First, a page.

Minority Students in Special and Gifted Education

Minority Students in Special and Gifted Education

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Special education and gifted and talented programs were designed for children whose educational needs are not well met in regular classrooms. From their inceptions, these programs have had disproportionate representation of racial and ethnic minority students. What causes this disproportion? Is it a problem? Minority Students in Special and Gifted Education considers possible contributors to that disparity, including early biological and environmental influences and inequities in opportunities for preschool and K-12 education, as well as the possibilities of bias in the referral and assessment system that leads to placement in special programs. It examines the data on early childhood experience, on differences in educational opportunity, and on referral and placement. The book also considers whether disproportionate representation should be considered a problem. Do special education programs provide valuable educational services, or do they set students off on a path of lower educational expectations? Would students not now placed in gifted and talented programs benefit from raised expectations, more rigorous classes, and the gifted label, or would they suffer failure in classes for which they are unprepared? By examining this important problem in U.S. education and making recommendations for early intervention and general education, as well as for changes in referral and assessment processes, Minority Students in Special and Gifted Education will be an indispensable resource to educators throughout the nation, as well as to policy makers at all levels, from schools and school districts to the state and federal governments.(1996) compared teachersa#39; perceptions of 1, 664 6th gradersa#39; performance in mathematics, controlling for background factors such as ... on the students by race/ethnicity, with an impact on both test scores and grades for black students three times that of whites. ... One prominent strand of the cultural argument contends that, for example, black students adopt an oppositional culture in relation to the school.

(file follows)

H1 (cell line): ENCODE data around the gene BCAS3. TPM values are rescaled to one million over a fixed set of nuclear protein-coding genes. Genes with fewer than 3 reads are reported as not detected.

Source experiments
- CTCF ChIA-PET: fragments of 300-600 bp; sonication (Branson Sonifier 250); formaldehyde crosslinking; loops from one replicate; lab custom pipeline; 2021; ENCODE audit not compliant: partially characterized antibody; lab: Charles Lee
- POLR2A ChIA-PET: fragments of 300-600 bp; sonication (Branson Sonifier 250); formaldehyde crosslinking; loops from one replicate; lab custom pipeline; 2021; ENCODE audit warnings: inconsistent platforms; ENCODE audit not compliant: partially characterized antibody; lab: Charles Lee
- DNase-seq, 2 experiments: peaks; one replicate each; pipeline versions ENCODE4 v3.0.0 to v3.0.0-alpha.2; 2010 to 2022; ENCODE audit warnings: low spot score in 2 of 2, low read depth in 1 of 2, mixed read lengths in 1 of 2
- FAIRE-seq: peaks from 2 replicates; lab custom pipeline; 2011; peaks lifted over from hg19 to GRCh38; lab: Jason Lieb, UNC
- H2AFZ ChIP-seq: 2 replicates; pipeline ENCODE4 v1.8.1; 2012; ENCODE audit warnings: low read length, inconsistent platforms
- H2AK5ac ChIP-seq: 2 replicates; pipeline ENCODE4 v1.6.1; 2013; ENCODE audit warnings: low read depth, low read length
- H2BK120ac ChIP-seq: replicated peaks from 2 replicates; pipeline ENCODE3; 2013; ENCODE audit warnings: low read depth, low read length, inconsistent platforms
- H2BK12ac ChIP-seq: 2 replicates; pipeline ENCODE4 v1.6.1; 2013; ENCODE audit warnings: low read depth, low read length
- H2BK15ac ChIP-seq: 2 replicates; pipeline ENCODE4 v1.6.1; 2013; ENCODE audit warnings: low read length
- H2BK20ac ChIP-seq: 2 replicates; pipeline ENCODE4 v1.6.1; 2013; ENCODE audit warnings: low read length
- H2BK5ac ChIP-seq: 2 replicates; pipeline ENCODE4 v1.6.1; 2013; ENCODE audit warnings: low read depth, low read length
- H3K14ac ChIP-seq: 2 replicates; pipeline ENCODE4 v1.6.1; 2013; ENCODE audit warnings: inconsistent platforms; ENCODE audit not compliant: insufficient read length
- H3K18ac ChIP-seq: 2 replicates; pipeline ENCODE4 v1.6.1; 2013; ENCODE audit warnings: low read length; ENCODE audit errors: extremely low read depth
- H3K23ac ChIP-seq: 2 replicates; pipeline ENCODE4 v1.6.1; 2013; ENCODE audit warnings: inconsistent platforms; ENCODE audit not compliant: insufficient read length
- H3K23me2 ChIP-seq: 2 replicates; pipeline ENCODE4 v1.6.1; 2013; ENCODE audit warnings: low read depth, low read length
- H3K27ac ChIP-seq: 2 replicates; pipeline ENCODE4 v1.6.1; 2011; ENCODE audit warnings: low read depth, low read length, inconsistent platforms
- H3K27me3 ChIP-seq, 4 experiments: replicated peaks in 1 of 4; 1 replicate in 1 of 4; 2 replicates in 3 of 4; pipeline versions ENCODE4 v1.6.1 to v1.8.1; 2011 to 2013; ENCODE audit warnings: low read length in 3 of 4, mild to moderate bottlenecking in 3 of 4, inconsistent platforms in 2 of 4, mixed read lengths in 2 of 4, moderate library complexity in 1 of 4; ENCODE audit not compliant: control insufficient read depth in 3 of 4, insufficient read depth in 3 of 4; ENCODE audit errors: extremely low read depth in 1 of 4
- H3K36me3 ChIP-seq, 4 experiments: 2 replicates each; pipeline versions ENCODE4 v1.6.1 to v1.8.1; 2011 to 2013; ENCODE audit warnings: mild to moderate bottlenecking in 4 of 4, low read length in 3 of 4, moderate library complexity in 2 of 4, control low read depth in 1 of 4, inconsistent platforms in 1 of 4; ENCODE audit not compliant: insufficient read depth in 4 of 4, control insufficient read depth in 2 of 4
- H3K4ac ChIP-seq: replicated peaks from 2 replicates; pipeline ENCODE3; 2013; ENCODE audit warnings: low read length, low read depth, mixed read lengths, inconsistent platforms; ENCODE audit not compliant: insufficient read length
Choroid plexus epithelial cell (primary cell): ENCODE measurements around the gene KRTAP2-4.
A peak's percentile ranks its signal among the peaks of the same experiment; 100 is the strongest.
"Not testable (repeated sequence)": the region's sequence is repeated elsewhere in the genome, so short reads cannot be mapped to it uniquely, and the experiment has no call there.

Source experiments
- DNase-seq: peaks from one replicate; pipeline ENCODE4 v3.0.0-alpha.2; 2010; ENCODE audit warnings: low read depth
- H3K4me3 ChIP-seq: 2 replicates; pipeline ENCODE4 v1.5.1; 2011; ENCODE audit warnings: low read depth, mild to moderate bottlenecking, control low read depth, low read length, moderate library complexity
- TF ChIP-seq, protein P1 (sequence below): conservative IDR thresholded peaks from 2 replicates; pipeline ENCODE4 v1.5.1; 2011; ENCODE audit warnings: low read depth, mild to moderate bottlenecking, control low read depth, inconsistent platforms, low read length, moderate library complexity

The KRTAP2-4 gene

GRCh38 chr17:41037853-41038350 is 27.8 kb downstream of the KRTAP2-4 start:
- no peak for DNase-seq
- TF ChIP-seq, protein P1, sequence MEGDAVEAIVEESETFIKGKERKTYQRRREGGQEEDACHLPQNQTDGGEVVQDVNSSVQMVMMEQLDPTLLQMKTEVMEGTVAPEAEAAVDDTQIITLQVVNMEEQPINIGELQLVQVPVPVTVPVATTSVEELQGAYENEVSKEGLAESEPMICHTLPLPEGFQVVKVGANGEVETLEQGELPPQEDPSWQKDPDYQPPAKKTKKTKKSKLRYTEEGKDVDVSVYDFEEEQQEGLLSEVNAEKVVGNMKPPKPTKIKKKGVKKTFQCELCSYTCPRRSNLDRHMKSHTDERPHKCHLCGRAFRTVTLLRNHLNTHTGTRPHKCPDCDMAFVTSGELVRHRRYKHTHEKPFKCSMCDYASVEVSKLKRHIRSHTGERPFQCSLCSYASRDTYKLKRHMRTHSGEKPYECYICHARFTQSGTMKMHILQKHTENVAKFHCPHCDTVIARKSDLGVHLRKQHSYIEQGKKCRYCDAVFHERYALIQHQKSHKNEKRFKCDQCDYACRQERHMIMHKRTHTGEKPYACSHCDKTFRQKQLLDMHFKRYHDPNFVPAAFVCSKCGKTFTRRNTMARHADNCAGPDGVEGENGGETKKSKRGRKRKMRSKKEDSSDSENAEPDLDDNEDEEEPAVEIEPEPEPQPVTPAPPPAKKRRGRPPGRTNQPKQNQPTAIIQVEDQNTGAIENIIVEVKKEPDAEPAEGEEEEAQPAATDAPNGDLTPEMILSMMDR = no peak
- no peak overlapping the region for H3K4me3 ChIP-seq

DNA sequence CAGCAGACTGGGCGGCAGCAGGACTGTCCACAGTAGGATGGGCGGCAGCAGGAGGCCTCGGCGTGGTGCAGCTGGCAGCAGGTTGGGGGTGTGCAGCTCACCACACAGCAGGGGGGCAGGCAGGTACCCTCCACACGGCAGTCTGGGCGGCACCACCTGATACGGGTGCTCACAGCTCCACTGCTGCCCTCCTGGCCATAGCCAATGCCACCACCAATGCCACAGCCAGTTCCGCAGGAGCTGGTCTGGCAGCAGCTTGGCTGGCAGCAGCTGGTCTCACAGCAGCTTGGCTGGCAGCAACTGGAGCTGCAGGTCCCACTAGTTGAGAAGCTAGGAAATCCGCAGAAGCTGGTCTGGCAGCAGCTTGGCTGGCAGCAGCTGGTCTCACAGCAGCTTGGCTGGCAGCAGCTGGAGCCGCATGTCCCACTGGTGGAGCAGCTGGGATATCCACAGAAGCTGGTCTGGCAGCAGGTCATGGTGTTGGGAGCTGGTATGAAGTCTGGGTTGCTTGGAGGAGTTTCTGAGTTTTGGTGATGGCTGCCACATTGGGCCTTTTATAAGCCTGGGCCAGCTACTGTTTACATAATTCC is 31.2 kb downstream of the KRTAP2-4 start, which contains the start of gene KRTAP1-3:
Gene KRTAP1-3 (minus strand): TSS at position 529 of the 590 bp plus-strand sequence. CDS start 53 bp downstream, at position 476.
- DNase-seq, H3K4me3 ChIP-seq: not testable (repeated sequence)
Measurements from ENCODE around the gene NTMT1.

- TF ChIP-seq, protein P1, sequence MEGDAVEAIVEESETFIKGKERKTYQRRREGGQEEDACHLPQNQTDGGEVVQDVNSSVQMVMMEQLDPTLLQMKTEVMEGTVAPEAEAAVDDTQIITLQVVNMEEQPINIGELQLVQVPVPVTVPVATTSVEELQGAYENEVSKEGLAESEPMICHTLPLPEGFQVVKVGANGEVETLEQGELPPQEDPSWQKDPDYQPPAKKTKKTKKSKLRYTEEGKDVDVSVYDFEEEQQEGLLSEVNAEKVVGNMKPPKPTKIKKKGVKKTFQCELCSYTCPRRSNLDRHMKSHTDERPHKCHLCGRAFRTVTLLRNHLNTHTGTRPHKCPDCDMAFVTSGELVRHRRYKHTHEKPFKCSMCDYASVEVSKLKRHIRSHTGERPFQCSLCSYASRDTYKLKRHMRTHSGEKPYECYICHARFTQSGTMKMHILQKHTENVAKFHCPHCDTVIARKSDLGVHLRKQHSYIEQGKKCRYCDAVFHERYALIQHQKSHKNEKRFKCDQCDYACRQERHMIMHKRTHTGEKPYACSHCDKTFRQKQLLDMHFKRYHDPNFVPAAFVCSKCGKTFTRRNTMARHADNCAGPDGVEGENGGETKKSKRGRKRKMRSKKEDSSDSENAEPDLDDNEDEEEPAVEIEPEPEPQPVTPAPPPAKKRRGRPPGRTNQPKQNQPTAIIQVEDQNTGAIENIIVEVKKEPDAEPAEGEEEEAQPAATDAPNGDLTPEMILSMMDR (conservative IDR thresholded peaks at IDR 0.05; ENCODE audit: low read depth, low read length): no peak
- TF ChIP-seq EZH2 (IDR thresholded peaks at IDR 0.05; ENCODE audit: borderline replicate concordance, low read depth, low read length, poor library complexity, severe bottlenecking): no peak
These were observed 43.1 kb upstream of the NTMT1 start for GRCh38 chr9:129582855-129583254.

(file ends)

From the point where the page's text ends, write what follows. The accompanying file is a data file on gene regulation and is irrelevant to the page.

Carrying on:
Title:Minority Students in Special and Gifted Education
Author:Committee on Minority Representation in Special Education, National Research Council, Division of Behavioral and Social Sciences and Education, Board on Behavioral, Cognitive, and Sensory Sciences
Publisher:National Academies Press - 2002-08-30


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